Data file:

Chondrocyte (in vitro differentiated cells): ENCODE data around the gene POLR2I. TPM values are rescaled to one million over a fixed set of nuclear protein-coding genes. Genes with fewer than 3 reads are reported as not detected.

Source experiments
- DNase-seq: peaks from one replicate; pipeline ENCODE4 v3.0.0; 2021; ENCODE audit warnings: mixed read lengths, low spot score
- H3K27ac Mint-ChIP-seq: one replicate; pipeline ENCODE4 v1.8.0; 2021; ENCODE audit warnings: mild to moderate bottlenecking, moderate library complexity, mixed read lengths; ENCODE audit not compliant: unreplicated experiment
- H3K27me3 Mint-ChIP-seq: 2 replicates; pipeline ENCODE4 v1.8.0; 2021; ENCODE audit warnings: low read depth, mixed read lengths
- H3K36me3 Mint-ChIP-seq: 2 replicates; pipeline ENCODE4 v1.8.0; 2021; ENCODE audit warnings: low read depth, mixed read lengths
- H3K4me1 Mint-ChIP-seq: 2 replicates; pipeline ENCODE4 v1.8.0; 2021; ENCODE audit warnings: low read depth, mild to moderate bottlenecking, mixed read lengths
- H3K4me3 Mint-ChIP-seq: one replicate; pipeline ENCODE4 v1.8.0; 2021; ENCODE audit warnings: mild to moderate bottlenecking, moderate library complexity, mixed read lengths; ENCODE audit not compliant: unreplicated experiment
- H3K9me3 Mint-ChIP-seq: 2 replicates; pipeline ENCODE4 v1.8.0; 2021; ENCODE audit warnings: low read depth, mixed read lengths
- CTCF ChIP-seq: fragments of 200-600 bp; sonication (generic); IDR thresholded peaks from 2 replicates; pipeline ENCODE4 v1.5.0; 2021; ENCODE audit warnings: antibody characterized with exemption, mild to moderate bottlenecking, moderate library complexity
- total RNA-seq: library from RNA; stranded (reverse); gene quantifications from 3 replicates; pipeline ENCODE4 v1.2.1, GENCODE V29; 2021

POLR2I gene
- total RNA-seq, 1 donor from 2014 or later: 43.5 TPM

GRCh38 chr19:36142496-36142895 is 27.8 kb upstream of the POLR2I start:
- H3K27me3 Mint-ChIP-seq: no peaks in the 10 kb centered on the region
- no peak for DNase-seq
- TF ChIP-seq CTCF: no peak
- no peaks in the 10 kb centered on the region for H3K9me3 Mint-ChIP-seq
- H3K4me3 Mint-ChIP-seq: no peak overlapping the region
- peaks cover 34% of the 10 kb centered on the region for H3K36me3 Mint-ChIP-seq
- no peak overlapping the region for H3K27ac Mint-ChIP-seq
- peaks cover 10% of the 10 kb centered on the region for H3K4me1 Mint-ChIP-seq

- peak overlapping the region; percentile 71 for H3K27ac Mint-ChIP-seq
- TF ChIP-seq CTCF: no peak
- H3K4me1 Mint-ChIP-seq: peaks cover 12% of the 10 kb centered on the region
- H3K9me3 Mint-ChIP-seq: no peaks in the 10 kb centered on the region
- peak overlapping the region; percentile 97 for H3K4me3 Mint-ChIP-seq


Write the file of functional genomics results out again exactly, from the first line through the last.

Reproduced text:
Chondrocyte (in vitro differentiated cells): ENCODE data around the gene POLR2I. TPM values are rescaled to one million over a fixed set of nuclear protein-coding genes. Genes with fewer than 3 reads are reported as not detected.

Source experiments
- DNase-seq: peaks from one replicate; pipeline ENCODE4 v3.0.0; 2021; ENCODE audit warnings: mixed read lengths, low spot score
- H3K27ac Mint-ChIP-seq: one replicate; pipeline ENCODE4 v1.8.0; 2021; ENCODE audit warnings: mild to moderate bottlenecking, moderate library complexity, mixed read lengths; ENCODE audit not compliant: unreplicated experiment
- H3K27me3 Mint-ChIP-seq: 2 replicates; pipeline ENCODE4 v1.8.0; 2021; ENCODE audit warnings: low read depth, mixed read lengths
- H3K36me3 Mint-ChIP-seq: 2 replicates; pipeline ENCODE4 v1.8.0; 2021; ENCODE audit warnings: low read depth, mixed read lengths
- H3K4me1 Mint-ChIP-seq: 2 replicates; pipeline ENCODE4 v1.8.0; 2021; ENCODE audit warnings: low read depth, mild to moderate bottlenecking, mixed read lengths
- H3K4me3 Mint-ChIP-seq: one replicate; pipeline ENCODE4 v1.8.0; 2021; ENCODE audit warnings: mild to moderate bottlenecking, moderate library complexity, mixed read lengths; ENCODE audit not compliant: unreplicated experiment
- H3K9me3 Mint-ChIP-seq: 2 replicates; pipeline ENCODE4 v1.8.0; 2021; ENCODE audit warnings: low read depth, mixed read lengths
- CTCF ChIP-seq: fragments of 200-600 bp; sonication (generic); IDR thresholded peaks from 2 replicates; pipeline ENCODE4 v1.5.0; 2021; ENCODE audit warnings: antibody characterized with exemption, mild to moderate bottlenecking, moderate library complexity
- total RNA-seq: library from RNA; stranded (reverse); gene quantifications from 3 replicates; pipeline ENCODE4 v1.2.1, GENCODE V29; 2021

POLR2I gene
- total RNA-seq, 1 donor from 2014 or later: 43.5 TPM

GRCh38 chr19:36142496-36142895 is 27.8 kb upstream of the POLR2I start:
- H3K27me3 Mint-ChIP-seq: no peaks in the 10 kb centered on the region
- no peak for DNase-seq
- TF ChIP-seq CTCF: no peak
- no peaks in the 10 kb centered on the region for H3K9me3 Mint-ChIP-seq
- H3K4me3 Mint-ChIP-seq: no peak overlapping the region
- peaks cover 34% of the 10 kb centered on the region for H3K36me3 Mint-ChIP-seq
- no peak overlapping the region for H3K27ac Mint-ChIP-seq
- peaks cover 10% of the 10 kb centered on the region for H3K4me1 Mint-ChIP-seq

- peak overlapping the region; percentile 71 for H3K27ac Mint-ChIP-seq
- TF ChIP-seq CTCF: no peak
- H3K4me1 Mint-ChIP-seq: peaks cover 12% of the 10 kb centered on the region
- H3K9me3 Mint-ChIP-seq: no peaks in the 10 kb centered on the region
- peak overlapping the region; percentile 97 for H3K4me3 Mint-ChIP-seq